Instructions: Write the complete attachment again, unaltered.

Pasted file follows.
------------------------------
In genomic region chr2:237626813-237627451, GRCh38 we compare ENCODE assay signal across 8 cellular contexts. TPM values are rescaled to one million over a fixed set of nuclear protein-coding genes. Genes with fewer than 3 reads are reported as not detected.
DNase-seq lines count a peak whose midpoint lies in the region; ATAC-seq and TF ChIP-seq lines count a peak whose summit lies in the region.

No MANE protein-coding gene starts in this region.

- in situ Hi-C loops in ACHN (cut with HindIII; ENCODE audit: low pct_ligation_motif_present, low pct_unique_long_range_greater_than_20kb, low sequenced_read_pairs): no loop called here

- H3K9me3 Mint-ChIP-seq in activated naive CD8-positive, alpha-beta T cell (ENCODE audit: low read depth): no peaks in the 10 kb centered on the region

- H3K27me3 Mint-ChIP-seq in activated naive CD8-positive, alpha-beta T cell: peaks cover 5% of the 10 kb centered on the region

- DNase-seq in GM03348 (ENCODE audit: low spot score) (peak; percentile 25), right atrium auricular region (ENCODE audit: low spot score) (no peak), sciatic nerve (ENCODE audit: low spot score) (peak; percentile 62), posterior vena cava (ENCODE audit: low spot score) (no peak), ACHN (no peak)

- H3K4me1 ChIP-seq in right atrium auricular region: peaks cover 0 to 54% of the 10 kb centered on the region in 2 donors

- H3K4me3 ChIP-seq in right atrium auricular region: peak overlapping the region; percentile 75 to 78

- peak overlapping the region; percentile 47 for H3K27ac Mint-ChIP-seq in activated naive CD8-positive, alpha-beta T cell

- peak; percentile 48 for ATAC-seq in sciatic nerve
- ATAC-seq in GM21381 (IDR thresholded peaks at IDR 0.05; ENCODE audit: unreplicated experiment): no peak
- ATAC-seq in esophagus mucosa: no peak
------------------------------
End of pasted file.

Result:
In genomic region chr2:237626813-237627451, GRCh38 we compare ENCODE assay signal across 8 cellular contexts. TPM values are rescaled to one million over a fixed set of nuclear protein-coding genes. Genes with fewer than 3 reads are reported as not detected.
DNase-seq lines count a peak whose midpoint lies in the region; ATAC-seq and TF ChIP-seq lines count a peak whose summit lies in the region.

No MANE protein-coding gene starts in this region.

- in situ Hi-C loops in ACHN (cut with HindIII; ENCODE audit: low pct_ligation_motif_present, low pct_unique_long_range_greater_than_20kb, low sequenced_read_pairs): no loop called here

- H3K9me3 Mint-ChIP-seq in activated naive CD8-positive, alpha-beta T cell (ENCODE audit: low read depth): no peaks in the 10 kb centered on the region

- H3K27me3 Mint-ChIP-seq in activated naive CD8-positive, alpha-beta T cell: peaks cover 5% of the 10 kb centered on the region

- DNase-seq in GM03348 (ENCODE audit: low spot score) (peak; percentile 25), right atrium auricular region (ENCODE audit: low spot score) (no peak), sciatic nerve (ENCODE audit: low spot score) (peak; percentile 62), posterior vena cava (ENCODE audit: low spot score) (no peak), ACHN (no peak)

- H3K4me1 ChIP-seq in right atrium auricular region: peaks cover 0 to 54% of the 10 kb centered on the region in 2 donors

- H3K4me3 ChIP-seq in right atrium auricular region: peak overlapping the region; percentile 75 to 78

- peak overlapping the region; percentile 47 for H3K27ac Mint-ChIP-seq in activated naive CD8-positive, alpha-beta T cell

- peak; percentile 48 for ATAC-seq in sciatic nerve
- ATAC-seq in GM21381 (IDR thresholded peaks at IDR 0.05; ENCODE audit: unreplicated experiment): no peak
- ATAC-seq in esophagus mucosa: no peak